The Oregon Ducks were in prime position for a second BCS National Championship appearance in three seasons.
But along came Stanford, and Oregon is on the outside looking in.
If the last two weekends taught college football nation anything, it's that the often-used phrase of "no team is safe" is absolutely true.
No. 1 Alabama? Lost.
No. 1 Kansas State? Pounded.
No. 2 Oregon? Shocked.
Unless UCLA can take down the Cardinal, Oregon will miss the Pac-12 Championship Game as well.
Enough negativity, let's flip it to the positive side.
Chip Kelly's crew is still in the hunt for the big game. Notre Dame travels to rival USC, Alabama and Georgia play each other next week after facing their respective rivals this weekend and Florida travels to Tallahassee to take on the Seminoles.
Remember, no team is safe.
But first, the Ducks head to Corvallis for the 2012 edition of the "Civil War" against the Oregon State Beavers.
Head coach Mike Riley shot down speculation (per John Hunt of The Oregonian) that a "blueprint" for beating Oregon exists now that Stanford took down the fast-paced team.
His Beavers do, however, boast the 26th-ranked defense in the nation and allow a measly 109 yards per game on the ground.
The Cardinal held the Ducks' top playmakers—Kenjon Barner and De'Anthony Thomas—to an identical 109 yards on 28 carries, but that number does not count quarterback Marcus Mariota.
He ran for 89 yards last week and led the Ducks into scoring territory five times, but Oregon came away with only 14 points in the game. Mariota is a key factor in this matchup.
In the Ducks' first 10 games, the freshman QB was simply a distributor.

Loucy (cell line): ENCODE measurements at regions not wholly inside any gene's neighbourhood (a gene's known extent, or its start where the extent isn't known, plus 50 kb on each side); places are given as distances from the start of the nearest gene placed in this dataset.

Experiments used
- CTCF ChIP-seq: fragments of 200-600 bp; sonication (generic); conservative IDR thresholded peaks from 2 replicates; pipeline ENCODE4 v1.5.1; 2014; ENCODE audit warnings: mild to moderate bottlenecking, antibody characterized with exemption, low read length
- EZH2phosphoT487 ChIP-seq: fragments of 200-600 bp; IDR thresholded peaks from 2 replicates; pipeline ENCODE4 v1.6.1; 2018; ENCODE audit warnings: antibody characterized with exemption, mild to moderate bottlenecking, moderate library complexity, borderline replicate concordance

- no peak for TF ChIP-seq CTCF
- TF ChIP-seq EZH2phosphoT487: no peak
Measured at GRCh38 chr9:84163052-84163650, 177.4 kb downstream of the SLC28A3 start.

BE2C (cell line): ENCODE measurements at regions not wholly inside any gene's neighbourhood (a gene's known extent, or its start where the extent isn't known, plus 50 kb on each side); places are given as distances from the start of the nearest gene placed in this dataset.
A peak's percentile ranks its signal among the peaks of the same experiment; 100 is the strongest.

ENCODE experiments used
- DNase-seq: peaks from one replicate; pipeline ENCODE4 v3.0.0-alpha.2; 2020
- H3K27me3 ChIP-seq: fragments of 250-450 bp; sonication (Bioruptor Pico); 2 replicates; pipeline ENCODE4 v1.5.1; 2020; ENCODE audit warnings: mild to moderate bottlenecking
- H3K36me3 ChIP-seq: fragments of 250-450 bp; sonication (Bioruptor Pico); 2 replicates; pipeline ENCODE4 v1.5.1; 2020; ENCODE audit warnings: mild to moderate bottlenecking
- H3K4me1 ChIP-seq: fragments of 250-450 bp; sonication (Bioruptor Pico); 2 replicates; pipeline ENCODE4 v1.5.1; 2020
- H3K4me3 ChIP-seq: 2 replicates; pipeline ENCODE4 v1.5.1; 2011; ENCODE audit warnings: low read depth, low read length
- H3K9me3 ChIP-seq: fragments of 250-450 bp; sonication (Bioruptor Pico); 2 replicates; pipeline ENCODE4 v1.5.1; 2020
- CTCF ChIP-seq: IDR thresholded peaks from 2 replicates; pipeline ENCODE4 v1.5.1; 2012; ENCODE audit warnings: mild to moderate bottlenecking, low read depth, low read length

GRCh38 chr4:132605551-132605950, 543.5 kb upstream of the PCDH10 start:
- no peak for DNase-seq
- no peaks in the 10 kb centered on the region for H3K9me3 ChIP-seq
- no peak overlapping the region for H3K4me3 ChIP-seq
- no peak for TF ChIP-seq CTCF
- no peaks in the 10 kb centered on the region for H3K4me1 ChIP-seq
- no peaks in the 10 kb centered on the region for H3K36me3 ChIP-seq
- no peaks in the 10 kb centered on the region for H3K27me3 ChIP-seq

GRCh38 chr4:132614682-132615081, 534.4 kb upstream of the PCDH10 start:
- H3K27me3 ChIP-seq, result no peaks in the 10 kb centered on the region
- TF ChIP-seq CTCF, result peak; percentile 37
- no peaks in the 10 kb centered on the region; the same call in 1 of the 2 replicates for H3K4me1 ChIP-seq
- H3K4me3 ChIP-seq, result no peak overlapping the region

Mariota led the nation in passing efficiency, as Oregon's speed was too much for the opposition to handle. But during last week's loss, he turned into too much of a playmaker at times.
He threw his first interception in six games against the Cardinal, so turnovers have not plagued the freshman throughout the 2012 season—a huge advantage for this game.
The Beavers have intercepted 17 passes while giving up 14 touchdowns to their opponents, giving Oregon State the 17th-ranked passing efficiency defense in the country.
If Mariota can settle back into his distribution role, the Ducks will avoid turnovers that Oregon State is so good at forcing.
When OSU faced Stanford a couple of weeks ago, the Cardinal had no trouble running the ball against the Beavers. The Ducks have weapons and speed all over the field—especially in the backfield.
Barner has run for 1,426 yards and 19 touchdowns while Mariota and Thomas have combined for another 1,169 yards and 11 scores.
Even on the outside, though, seven players have recorded 19 or more catches for Oregon, making the offense balanced.
All these playmakers are Mariota's to use. He just has to find them.
Mariota must lead the Ducks to a win over the rival Beavers to stay in National Championship and Pac-12 title contention, but Oregon isn't worrying about what other teams do.
The Ducks are focused on Saturday. Rob Moseley of The Register-Guard quoted Oregon linebacker Michael Clay saying what the team is playing for: “Pride. It’s the Civil War. How can you not be ready for the Civil War?”
Clay is ready. Mariota is ready. Are you?
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